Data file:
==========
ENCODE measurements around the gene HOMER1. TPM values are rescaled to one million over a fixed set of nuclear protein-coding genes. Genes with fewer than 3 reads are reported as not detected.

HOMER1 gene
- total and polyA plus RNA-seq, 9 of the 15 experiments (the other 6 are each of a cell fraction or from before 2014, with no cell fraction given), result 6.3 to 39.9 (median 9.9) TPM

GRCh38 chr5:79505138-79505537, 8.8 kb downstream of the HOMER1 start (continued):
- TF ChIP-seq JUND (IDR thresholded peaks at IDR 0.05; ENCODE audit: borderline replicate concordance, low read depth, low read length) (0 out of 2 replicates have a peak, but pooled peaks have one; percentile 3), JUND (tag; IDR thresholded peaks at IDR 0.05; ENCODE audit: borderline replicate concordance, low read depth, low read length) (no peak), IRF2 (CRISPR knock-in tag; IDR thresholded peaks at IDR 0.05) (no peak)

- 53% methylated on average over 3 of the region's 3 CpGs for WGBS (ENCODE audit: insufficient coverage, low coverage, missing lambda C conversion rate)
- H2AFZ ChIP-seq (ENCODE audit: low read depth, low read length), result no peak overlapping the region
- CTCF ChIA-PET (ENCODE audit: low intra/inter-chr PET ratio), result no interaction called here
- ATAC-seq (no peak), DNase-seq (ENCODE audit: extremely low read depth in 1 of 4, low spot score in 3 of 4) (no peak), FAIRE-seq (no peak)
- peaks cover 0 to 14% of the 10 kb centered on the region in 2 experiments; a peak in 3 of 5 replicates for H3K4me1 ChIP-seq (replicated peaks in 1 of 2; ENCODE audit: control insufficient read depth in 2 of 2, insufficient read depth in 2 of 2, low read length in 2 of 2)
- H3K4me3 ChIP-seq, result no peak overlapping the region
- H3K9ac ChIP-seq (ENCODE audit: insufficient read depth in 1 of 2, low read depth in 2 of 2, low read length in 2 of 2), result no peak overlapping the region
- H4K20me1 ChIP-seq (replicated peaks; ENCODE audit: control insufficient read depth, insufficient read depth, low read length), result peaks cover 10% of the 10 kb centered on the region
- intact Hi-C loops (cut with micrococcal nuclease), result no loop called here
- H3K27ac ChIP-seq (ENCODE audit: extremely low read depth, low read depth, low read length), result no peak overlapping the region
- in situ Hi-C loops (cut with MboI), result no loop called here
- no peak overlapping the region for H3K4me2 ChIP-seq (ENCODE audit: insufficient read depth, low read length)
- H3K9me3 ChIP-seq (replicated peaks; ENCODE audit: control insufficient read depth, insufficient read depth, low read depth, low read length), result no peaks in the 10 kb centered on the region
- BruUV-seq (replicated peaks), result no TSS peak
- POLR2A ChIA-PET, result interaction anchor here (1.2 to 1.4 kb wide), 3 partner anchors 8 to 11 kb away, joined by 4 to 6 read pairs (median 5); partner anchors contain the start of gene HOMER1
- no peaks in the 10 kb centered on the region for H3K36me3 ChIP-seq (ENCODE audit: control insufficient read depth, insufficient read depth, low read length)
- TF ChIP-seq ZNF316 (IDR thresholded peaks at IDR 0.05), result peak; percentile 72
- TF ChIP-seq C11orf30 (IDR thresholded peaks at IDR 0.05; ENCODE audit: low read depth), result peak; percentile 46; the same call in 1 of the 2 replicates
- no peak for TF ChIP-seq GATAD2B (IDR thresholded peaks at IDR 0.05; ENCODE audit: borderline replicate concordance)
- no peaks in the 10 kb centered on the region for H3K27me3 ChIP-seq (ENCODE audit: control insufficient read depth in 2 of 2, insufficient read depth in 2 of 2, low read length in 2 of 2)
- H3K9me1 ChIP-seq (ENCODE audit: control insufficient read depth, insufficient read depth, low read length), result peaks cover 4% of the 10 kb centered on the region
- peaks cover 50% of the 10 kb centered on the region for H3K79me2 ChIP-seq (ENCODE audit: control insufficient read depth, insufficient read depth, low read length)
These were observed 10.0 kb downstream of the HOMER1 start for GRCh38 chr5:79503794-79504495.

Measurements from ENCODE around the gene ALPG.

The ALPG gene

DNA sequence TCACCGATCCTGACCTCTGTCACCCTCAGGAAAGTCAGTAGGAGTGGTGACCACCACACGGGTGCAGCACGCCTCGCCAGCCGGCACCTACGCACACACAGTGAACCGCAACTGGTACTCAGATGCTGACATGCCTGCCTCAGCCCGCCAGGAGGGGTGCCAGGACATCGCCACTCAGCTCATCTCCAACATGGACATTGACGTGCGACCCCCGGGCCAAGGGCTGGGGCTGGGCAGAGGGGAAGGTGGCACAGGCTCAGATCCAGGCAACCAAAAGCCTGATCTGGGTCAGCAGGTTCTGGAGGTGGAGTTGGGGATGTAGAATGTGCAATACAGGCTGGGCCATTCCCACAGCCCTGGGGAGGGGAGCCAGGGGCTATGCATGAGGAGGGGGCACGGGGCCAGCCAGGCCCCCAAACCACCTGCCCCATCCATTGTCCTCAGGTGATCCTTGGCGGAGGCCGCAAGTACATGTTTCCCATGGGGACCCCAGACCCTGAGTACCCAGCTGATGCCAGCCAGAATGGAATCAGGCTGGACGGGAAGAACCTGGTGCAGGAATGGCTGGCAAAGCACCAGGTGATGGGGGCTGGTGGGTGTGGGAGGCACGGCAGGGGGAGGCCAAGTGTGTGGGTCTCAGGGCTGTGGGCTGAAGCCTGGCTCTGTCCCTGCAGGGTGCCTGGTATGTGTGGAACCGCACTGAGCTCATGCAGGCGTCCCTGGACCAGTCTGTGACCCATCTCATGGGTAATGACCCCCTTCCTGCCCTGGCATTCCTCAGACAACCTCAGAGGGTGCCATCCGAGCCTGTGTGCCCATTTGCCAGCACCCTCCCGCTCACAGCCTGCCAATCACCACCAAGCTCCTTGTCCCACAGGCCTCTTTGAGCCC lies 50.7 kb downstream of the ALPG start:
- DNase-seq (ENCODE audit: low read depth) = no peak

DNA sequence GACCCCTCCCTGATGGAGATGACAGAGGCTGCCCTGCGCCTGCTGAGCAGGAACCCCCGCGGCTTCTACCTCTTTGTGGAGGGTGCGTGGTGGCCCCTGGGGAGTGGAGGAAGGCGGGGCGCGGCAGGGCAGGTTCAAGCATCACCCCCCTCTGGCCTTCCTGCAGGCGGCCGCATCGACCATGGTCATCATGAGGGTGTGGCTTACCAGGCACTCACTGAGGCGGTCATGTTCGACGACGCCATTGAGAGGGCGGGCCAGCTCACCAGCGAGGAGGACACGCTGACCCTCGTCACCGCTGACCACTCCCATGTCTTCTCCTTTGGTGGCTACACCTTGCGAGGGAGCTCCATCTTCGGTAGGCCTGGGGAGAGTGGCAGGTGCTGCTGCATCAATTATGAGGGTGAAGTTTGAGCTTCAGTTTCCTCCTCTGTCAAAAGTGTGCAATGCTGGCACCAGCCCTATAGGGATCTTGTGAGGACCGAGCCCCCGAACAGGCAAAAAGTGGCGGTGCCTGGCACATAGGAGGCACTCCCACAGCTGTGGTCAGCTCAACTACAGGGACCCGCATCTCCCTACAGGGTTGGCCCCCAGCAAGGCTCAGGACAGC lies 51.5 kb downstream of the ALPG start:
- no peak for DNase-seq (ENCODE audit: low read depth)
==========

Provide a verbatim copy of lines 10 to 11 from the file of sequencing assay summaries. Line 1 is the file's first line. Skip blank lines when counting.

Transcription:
- peaks cover 0 to 14% of the 10 kb centered on the region in 2 experiments; a peak in 3 of 5 replicates for H3K4me1 ChIP-seq (replicated peaks in 1 of 2; ENCODE audit: control insufficient read depth in 2 of 2, insufficient read depth in 2 of 2, low read length in 2 of 2)
- H3K4me3 ChIP-seq, result no peak overlapping the region